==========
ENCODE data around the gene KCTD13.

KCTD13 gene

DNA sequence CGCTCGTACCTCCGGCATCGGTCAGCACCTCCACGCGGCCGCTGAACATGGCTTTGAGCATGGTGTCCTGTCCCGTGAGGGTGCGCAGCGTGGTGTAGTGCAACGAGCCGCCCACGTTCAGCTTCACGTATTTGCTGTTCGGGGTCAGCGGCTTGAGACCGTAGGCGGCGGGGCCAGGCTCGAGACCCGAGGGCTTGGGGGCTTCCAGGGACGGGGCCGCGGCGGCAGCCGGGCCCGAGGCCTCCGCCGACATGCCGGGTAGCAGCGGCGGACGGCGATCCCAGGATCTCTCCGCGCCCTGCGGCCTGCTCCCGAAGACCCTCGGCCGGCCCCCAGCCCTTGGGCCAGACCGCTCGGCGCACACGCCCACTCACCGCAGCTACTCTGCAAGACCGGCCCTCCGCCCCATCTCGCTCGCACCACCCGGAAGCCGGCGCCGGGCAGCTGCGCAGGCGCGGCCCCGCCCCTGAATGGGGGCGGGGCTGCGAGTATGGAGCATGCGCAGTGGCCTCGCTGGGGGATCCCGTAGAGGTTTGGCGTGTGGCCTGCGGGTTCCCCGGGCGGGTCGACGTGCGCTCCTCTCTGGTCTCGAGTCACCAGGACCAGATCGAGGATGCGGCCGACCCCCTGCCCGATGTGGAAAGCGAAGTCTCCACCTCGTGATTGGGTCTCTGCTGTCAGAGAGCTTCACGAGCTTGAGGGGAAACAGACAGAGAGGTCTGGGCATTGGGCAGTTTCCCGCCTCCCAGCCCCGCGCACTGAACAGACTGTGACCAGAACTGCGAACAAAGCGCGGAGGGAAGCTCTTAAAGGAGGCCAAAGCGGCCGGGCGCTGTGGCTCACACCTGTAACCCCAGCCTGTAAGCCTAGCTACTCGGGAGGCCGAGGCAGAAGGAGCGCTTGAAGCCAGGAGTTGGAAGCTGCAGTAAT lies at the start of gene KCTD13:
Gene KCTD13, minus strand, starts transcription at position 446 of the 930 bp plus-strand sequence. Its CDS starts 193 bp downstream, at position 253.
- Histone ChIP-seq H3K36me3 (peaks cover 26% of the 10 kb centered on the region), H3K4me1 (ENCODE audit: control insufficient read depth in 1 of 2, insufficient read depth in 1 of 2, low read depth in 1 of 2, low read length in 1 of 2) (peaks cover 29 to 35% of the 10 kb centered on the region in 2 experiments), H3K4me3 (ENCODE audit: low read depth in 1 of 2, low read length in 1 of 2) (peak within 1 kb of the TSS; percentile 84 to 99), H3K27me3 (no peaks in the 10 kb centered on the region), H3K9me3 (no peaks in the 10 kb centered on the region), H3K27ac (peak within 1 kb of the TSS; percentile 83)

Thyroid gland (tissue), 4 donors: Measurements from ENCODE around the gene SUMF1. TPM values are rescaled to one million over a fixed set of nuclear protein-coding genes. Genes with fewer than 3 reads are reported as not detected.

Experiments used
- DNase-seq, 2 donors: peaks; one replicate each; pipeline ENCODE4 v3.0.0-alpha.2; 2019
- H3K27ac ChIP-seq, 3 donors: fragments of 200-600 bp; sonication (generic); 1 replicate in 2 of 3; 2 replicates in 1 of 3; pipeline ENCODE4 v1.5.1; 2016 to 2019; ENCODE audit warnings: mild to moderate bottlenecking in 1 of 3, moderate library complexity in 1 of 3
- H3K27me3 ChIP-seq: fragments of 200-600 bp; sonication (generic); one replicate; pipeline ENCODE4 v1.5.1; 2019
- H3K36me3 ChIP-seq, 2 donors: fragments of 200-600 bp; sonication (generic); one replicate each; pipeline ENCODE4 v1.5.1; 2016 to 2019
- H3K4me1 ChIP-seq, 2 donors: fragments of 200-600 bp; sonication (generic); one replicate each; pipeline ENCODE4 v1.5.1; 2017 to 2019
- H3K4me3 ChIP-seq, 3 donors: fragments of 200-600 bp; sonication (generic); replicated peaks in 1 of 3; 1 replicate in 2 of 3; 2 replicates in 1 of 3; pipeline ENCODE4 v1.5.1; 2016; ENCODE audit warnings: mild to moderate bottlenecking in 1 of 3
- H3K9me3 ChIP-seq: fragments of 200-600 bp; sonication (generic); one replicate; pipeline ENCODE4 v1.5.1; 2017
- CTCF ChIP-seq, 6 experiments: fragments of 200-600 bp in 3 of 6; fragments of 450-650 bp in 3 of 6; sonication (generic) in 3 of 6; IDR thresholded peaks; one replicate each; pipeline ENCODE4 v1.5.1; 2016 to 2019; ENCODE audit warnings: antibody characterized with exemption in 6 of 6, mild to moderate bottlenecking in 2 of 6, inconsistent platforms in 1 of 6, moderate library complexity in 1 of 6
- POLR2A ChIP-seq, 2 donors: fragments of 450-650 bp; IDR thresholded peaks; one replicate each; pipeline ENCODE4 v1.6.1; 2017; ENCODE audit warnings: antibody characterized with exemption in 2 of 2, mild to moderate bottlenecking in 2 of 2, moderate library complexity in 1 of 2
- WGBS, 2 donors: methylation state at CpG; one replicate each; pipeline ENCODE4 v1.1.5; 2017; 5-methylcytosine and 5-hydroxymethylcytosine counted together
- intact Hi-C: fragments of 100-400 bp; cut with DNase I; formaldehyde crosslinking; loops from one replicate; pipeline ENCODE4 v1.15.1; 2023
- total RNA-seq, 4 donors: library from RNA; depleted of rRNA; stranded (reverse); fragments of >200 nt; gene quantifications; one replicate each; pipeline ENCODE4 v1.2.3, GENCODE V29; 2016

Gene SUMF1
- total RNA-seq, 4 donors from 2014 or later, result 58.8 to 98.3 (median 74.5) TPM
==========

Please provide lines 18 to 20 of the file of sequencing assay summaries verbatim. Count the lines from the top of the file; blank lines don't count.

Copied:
- intact Hi-C: fragments of 100-400 bp; cut with DNase I; formaldehyde crosslinking; loops from one replicate; pipeline ENCODE4 v1.15.1; 2023
- total RNA-seq, 4 donors: library from RNA; depleted of rRNA; stranded (reverse); fragments of >200 nt; gene quantifications; one replicate each; pipeline ENCODE4 v1.2.3, GENCODE V29; 2016

Gene SUMF1